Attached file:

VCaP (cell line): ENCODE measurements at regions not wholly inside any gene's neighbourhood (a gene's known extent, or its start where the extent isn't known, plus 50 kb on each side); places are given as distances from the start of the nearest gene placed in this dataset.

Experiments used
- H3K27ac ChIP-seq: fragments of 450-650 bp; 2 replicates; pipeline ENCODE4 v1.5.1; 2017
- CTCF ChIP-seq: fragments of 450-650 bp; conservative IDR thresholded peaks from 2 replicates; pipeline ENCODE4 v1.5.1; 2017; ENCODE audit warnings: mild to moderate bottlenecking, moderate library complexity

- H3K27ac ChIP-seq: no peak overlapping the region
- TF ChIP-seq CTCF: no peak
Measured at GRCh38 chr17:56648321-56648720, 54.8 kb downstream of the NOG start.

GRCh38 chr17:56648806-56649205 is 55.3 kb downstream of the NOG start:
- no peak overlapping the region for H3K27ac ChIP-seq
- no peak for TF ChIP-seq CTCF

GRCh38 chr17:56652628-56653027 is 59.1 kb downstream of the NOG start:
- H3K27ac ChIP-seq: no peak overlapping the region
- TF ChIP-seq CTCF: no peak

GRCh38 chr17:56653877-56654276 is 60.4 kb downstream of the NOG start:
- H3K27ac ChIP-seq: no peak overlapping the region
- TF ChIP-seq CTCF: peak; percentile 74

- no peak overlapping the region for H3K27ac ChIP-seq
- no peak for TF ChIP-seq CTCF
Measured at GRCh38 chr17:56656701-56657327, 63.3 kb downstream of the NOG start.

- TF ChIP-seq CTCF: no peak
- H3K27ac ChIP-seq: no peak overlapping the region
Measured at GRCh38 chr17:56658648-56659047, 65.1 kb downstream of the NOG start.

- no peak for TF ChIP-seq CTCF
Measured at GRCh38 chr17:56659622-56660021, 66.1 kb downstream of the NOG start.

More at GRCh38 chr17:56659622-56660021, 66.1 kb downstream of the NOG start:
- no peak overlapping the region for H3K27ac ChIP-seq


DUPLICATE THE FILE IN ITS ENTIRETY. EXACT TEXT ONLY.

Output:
VCaP (cell line): ENCODE measurements at regions not wholly inside any gene's neighbourhood (a gene's known extent, or its start where the extent isn't known, plus 50 kb on each side); places are given as distances from the start of the nearest gene placed in this dataset.

Experiments used
- H3K27ac ChIP-seq: fragments of 450-650 bp; 2 replicates; pipeline ENCODE4 v1.5.1; 2017
- CTCF ChIP-seq: fragments of 450-650 bp; conservative IDR thresholded peaks from 2 replicates; pipeline ENCODE4 v1.5.1; 2017; ENCODE audit warnings: mild to moderate bottlenecking, moderate library complexity

- H3K27ac ChIP-seq: no peak overlapping the region
- TF ChIP-seq CTCF: no peak
Measured at GRCh38 chr17:56648321-56648720, 54.8 kb downstream of the NOG start.

GRCh38 chr17:56648806-56649205 is 55.3 kb downstream of the NOG start:
- no peak overlapping the region for H3K27ac ChIP-seq
- no peak for TF ChIP-seq CTCF

GRCh38 chr17:56652628-56653027 is 59.1 kb downstream of the NOG start:
- H3K27ac ChIP-seq: no peak overlapping the region
- TF ChIP-seq CTCF: no peak

GRCh38 chr17:56653877-56654276 is 60.4 kb downstream of the NOG start:
- H3K27ac ChIP-seq: no peak overlapping the region
- TF ChIP-seq CTCF: peak; percentile 74

- no peak overlapping the region for H3K27ac ChIP-seq
- no peak for TF ChIP-seq CTCF
Measured at GRCh38 chr17:56656701-56657327, 63.3 kb downstream of the NOG start.

- TF ChIP-seq CTCF: no peak
- H3K27ac ChIP-seq: no peak overlapping the region
Measured at GRCh38 chr17:56658648-56659047, 65.1 kb downstream of the NOG start.

- no peak for TF ChIP-seq CTCF
Measured at GRCh38 chr17:56659622-56660021, 66.1 kb downstream of the NOG start.

More at GRCh38 chr17:56659622-56660021, 66.1 kb downstream of the NOG start:
- no peak overlapping the region for H3K27ac ChIP-seq